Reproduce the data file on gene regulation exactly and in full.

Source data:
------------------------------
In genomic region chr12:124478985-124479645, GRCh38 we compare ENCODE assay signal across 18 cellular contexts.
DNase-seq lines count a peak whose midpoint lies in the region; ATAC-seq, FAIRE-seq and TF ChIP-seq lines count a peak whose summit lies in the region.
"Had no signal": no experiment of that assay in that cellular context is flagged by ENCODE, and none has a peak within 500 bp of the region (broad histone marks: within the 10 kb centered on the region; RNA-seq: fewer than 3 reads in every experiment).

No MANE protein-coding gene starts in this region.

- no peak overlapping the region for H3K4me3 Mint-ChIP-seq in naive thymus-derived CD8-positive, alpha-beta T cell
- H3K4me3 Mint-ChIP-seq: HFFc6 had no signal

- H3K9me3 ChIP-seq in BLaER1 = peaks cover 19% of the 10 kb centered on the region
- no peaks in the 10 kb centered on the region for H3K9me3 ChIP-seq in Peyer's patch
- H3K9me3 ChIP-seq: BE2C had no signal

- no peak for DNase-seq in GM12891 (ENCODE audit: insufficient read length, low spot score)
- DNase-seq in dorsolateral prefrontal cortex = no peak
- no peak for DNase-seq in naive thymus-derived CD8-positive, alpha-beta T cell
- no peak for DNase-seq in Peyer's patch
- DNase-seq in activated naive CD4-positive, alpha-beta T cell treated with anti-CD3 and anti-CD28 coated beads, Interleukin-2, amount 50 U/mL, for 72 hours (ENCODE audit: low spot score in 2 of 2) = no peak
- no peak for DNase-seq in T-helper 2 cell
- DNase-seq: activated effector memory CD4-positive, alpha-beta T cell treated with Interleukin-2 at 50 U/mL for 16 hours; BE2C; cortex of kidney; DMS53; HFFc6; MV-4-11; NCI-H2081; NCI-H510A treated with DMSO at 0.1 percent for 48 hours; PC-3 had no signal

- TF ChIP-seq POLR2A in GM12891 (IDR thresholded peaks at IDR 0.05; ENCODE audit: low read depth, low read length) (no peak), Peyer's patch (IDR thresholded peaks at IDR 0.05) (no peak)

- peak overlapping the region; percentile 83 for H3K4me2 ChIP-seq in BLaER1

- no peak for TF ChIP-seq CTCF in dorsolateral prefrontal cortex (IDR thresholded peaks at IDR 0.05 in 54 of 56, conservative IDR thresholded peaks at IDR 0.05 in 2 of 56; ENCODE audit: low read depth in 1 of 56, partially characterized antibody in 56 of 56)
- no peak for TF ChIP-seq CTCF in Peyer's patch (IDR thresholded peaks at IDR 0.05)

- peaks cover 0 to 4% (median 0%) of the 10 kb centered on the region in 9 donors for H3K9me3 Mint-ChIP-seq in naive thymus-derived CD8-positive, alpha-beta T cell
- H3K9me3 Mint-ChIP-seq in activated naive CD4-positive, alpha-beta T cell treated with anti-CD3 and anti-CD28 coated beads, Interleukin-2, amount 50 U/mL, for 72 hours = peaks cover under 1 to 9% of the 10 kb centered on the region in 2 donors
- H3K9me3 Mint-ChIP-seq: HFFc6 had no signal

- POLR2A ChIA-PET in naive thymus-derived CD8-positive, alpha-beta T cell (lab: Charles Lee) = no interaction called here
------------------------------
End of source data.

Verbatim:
In genomic region chr12:124478985-124479645, GRCh38 we compare ENCODE assay signal across 18 cellular contexts.
DNase-seq lines count a peak whose midpoint lies in the region; ATAC-seq, FAIRE-seq and TF ChIP-seq lines count a peak whose summit lies in the region.
"Had no signal": no experiment of that assay in that cellular context is flagged by ENCODE, and none has a peak within 500 bp of the region (broad histone marks: within the 10 kb centered on the region; RNA-seq: fewer than 3 reads in every experiment).

No MANE protein-coding gene starts in this region.

- no peak overlapping the region for H3K4me3 Mint-ChIP-seq in naive thymus-derived CD8-positive, alpha-beta T cell
- H3K4me3 Mint-ChIP-seq: HFFc6 had no signal

- H3K9me3 ChIP-seq in BLaER1 = peaks cover 19% of the 10 kb centered on the region
- no peaks in the 10 kb centered on the region for H3K9me3 ChIP-seq in Peyer's patch
- H3K9me3 ChIP-seq: BE2C had no signal

- no peak for DNase-seq in GM12891 (ENCODE audit: insufficient read length, low spot score)
- DNase-seq in dorsolateral prefrontal cortex = no peak
- no peak for DNase-seq in naive thymus-derived CD8-positive, alpha-beta T cell
- no peak for DNase-seq in Peyer's patch
- DNase-seq in activated naive CD4-positive, alpha-beta T cell treated with anti-CD3 and anti-CD28 coated beads, Interleukin-2, amount 50 U/mL, for 72 hours (ENCODE audit: low spot score in 2 of 2) = no peak
- no peak for DNase-seq in T-helper 2 cell
- DNase-seq: activated effector memory CD4-positive, alpha-beta T cell treated with Interleukin-2 at 50 U/mL for 16 hours; BE2C; cortex of kidney; DMS53; HFFc6; MV-4-11; NCI-H2081; NCI-H510A treated with DMSO at 0.1 percent for 48 hours; PC-3 had no signal

- TF ChIP-seq POLR2A in GM12891 (IDR thresholded peaks at IDR 0.05; ENCODE audit: low read depth, low read length) (no peak), Peyer's patch (IDR thresholded peaks at IDR 0.05) (no peak)

- peak overlapping the region; percentile 83 for H3K4me2 ChIP-seq in BLaER1

- no peak for TF ChIP-seq CTCF in dorsolateral prefrontal cortex (IDR thresholded peaks at IDR 0.05 in 54 of 56, conservative IDR thresholded peaks at IDR 0.05 in 2 of 56; ENCODE audit: low read depth in 1 of 56, partially characterized antibody in 56 of 56)
- no peak for TF ChIP-seq CTCF in Peyer's patch (IDR thresholded peaks at IDR 0.05)

- peaks cover 0 to 4% (median 0%) of the 10 kb centered on the region in 9 donors for H3K9me3 Mint-ChIP-seq in naive thymus-derived CD8-positive, alpha-beta T cell
- H3K9me3 Mint-ChIP-seq in activated naive CD4-positive, alpha-beta T cell treated with anti-CD3 and anti-CD28 coated beads, Interleukin-2, amount 50 U/mL, for 72 hours = peaks cover under 1 to 9% of the 10 kb centered on the region in 2 donors
- H3K9me3 Mint-ChIP-seq: HFFc6 had no signal

- POLR2A ChIA-PET in naive thymus-derived CD8-positive, alpha-beta T cell (lab: Charles Lee) = no interaction called here